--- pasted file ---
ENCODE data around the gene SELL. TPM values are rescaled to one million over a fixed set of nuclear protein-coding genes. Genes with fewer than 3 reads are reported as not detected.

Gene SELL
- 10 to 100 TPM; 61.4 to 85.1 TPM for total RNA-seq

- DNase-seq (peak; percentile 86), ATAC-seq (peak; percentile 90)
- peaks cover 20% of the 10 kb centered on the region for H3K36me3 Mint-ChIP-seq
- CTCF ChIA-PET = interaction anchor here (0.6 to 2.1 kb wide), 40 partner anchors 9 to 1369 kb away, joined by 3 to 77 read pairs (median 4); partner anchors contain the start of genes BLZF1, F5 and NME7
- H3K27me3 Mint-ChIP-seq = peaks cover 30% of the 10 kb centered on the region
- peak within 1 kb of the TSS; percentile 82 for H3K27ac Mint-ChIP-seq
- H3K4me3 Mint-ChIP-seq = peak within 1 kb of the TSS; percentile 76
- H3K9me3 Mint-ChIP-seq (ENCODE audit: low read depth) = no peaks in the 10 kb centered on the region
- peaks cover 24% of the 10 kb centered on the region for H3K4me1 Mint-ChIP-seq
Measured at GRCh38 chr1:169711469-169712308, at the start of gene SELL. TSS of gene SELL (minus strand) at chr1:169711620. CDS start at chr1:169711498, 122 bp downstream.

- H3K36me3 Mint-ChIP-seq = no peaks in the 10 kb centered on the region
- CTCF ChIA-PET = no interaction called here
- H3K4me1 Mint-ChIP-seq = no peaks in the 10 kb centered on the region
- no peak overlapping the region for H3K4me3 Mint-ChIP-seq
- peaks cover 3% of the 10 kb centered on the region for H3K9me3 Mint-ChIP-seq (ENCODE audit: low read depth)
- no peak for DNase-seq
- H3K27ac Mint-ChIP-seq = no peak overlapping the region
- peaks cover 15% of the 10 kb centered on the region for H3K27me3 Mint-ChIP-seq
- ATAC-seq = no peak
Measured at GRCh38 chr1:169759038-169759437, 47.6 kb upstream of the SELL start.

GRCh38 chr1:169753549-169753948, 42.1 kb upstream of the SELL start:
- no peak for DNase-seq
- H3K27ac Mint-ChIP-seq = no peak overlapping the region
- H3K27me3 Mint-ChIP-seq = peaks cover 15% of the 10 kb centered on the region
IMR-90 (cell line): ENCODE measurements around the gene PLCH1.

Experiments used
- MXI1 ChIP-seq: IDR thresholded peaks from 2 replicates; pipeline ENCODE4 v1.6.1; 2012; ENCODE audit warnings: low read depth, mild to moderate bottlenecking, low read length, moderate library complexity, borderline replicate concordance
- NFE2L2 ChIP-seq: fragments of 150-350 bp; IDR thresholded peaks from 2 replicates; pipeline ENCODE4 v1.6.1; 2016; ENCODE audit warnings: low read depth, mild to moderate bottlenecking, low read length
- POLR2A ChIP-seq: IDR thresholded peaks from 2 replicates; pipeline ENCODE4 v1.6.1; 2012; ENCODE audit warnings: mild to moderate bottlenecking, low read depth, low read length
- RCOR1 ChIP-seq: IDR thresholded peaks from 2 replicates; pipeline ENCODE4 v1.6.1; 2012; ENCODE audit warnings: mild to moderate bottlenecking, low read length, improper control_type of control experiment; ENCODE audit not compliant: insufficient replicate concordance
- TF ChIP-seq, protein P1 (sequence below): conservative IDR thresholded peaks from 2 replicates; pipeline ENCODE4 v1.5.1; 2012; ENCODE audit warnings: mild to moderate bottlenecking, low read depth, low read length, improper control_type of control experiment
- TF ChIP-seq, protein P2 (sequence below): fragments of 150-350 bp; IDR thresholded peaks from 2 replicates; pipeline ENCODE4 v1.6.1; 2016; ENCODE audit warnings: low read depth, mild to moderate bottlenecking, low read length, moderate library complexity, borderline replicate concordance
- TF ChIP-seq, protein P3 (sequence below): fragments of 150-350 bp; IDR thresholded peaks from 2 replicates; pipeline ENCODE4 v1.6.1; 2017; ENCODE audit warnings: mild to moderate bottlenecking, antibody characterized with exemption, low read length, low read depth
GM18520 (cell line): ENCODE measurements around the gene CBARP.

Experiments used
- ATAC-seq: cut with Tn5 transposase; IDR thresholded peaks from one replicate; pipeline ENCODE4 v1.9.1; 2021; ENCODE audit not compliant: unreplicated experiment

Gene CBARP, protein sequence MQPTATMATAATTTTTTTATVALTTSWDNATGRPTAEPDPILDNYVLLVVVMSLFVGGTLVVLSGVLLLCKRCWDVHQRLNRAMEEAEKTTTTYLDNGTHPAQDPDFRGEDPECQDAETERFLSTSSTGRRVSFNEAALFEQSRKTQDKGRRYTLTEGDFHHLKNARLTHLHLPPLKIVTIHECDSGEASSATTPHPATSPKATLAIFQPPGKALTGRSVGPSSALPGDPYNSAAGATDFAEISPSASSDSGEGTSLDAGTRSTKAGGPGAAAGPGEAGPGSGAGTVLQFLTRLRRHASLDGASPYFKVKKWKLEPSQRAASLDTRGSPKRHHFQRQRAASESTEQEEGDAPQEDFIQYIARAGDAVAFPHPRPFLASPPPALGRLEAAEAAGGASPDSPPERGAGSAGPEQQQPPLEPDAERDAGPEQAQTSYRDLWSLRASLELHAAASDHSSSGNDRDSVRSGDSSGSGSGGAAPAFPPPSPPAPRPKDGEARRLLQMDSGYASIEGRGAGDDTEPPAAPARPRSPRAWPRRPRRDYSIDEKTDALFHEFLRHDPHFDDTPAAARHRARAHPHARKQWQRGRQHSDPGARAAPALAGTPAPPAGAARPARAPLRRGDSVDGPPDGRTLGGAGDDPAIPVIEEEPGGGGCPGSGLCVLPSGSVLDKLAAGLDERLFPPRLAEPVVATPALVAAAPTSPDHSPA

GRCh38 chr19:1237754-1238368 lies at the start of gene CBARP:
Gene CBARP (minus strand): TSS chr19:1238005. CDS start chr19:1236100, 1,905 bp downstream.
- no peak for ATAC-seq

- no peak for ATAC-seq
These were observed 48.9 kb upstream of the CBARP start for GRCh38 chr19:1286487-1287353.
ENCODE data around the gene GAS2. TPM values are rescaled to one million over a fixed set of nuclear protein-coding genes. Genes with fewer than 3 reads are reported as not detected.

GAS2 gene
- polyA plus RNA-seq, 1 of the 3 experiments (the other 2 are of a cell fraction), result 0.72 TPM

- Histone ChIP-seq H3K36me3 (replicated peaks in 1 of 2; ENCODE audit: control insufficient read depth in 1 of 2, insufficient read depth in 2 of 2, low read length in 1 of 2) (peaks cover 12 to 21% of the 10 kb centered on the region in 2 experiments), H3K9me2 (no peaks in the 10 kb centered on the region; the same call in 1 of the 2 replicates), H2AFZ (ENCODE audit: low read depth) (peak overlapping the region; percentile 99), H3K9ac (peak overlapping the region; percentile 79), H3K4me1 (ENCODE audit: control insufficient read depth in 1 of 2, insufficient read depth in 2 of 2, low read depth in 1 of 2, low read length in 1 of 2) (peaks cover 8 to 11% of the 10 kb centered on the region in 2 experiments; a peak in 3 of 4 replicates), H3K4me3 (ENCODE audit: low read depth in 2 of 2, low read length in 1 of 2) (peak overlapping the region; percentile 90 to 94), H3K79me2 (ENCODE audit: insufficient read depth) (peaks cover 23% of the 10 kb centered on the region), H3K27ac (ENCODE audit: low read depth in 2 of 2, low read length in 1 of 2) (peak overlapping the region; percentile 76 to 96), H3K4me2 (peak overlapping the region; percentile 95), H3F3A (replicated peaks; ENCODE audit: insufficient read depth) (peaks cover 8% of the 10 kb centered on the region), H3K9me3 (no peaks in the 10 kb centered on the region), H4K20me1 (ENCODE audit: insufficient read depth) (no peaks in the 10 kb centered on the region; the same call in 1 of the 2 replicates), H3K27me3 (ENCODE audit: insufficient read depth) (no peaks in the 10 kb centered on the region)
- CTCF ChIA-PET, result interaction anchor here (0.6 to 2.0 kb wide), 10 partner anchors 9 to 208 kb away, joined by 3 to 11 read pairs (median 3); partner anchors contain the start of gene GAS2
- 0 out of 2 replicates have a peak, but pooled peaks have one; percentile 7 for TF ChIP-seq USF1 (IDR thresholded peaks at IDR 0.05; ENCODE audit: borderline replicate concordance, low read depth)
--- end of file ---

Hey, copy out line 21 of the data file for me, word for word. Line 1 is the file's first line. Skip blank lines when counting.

- ATAC-seq = no peak